The place and role of the International Criminal jurisdictions in relation to National Domestic courts with regard to the principles of primacy and complementarity
MetadataShow full item record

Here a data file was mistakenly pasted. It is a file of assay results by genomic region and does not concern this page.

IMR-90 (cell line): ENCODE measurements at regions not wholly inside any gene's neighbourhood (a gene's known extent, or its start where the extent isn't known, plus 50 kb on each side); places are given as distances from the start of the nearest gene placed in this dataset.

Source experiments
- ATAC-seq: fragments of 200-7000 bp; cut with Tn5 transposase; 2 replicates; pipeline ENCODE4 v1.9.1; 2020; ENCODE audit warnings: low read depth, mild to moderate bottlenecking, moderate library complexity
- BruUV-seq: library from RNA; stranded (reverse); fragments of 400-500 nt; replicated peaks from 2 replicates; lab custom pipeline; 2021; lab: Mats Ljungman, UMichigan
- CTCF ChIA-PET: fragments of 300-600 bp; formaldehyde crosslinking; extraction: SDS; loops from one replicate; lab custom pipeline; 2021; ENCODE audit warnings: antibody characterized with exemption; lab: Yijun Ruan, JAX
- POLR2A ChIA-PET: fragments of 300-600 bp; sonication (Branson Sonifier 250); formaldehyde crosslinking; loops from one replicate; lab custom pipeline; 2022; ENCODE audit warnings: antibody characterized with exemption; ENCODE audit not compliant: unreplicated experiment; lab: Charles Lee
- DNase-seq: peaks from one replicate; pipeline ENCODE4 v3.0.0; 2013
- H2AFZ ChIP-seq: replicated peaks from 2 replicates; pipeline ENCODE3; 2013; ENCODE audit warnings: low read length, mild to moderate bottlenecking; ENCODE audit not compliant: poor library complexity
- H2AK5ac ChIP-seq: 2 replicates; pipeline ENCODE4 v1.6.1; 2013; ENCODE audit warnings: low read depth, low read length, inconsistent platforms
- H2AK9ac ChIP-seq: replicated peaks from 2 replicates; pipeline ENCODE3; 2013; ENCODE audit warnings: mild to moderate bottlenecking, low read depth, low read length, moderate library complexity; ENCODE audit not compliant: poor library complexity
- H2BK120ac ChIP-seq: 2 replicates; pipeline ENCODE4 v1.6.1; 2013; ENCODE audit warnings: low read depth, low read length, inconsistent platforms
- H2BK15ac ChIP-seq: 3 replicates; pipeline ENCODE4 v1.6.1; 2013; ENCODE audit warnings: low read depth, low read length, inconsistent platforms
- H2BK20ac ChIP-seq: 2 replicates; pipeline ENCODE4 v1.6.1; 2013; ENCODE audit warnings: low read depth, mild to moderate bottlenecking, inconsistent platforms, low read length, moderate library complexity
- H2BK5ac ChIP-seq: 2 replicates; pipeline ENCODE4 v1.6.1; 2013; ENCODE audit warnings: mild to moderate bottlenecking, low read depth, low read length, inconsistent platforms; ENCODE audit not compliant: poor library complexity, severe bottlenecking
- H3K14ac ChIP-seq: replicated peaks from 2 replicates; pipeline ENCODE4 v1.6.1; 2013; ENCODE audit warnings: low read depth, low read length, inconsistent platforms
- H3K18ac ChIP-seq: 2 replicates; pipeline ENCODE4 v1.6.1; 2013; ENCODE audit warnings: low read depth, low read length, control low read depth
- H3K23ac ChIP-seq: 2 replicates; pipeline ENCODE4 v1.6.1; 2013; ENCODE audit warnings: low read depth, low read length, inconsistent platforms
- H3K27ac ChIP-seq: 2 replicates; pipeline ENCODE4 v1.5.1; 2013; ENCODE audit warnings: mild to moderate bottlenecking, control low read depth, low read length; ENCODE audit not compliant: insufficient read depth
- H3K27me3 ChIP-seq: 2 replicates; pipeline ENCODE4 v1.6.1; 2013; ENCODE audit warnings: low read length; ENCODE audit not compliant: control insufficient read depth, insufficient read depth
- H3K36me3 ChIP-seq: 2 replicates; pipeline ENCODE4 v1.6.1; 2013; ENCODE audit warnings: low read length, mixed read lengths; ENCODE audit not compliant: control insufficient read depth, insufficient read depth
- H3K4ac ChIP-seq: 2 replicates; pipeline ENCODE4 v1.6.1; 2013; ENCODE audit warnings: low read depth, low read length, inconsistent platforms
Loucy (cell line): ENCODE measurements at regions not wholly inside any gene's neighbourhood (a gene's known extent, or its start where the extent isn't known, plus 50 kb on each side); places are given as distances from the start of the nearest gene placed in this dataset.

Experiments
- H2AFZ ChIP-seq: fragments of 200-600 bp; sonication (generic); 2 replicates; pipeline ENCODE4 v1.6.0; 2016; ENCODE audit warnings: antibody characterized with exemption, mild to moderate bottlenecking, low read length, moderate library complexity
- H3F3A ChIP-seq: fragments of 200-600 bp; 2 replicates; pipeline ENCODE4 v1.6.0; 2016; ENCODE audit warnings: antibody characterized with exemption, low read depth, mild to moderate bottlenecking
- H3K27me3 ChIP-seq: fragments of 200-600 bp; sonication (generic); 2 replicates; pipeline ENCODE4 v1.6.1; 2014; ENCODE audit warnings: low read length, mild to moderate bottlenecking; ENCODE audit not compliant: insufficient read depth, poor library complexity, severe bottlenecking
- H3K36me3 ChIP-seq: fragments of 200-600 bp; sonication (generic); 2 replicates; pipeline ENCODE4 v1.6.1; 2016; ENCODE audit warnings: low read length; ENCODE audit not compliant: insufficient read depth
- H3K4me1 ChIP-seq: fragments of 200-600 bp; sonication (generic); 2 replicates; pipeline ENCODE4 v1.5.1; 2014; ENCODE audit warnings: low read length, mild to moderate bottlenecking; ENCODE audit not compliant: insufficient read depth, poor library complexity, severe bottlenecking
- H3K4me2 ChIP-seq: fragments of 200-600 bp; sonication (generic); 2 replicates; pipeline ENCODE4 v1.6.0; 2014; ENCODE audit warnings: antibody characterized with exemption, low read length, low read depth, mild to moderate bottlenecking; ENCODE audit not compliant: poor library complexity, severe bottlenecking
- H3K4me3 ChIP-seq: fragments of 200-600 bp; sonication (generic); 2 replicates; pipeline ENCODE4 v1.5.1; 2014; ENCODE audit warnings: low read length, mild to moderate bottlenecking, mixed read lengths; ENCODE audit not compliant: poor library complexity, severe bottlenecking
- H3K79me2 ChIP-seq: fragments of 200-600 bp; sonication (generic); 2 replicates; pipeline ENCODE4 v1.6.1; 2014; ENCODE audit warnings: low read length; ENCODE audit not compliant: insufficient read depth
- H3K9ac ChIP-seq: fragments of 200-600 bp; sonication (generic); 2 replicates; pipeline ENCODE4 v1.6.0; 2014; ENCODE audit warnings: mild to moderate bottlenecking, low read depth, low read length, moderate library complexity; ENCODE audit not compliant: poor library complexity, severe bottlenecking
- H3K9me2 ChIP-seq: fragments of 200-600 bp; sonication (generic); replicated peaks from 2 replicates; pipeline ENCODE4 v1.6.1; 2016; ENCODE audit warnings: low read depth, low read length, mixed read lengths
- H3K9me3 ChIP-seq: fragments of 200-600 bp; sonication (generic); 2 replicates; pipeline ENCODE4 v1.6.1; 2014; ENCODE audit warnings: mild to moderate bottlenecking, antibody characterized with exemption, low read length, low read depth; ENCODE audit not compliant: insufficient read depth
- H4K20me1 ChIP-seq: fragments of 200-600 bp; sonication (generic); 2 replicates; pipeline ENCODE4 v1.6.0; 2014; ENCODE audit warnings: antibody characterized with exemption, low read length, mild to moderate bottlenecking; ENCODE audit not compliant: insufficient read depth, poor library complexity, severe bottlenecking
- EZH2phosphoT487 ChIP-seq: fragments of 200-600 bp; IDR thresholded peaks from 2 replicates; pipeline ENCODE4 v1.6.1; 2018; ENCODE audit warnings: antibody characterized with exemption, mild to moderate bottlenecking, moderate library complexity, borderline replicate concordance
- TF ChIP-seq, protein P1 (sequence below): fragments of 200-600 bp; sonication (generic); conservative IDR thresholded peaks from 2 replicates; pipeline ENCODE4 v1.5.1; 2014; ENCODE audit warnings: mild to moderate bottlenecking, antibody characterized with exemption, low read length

The end of the Cold War 16 years ago marked a major shift in the development of international law. The need to address the ever-increasing culture of impunity and prevent future commission of atrocities made the international community to establish international criminal tribunals to try those responsible for the international crimes. The establishment of the international criminal Tribunal for the former Yugoslavia (ICTY) in 1993 by the Security Council marked the beginning of the establishment of these tribunals. The international Criminal Tribunal for Rwanda (ICTR) was established a year later to try those responsible for the genocide in Rwanda in 1994. However, the mandate of these tribunals was confined to the crimes that took place in the former Yugoslavia and Rwanda; they lacked the capacity to deal with other emerging cases of impunity elsewhere. This called for the establishment of a permanent international criminal court. This was ultimately achieved in 1998 when the statute of permanent international criminal tribunals, other ‘hybrid’ tribunals have been created to deal with specific country conflicts. The most prominent in this category is the Special Court for Serra Leone( SCSL), which was established in 2002.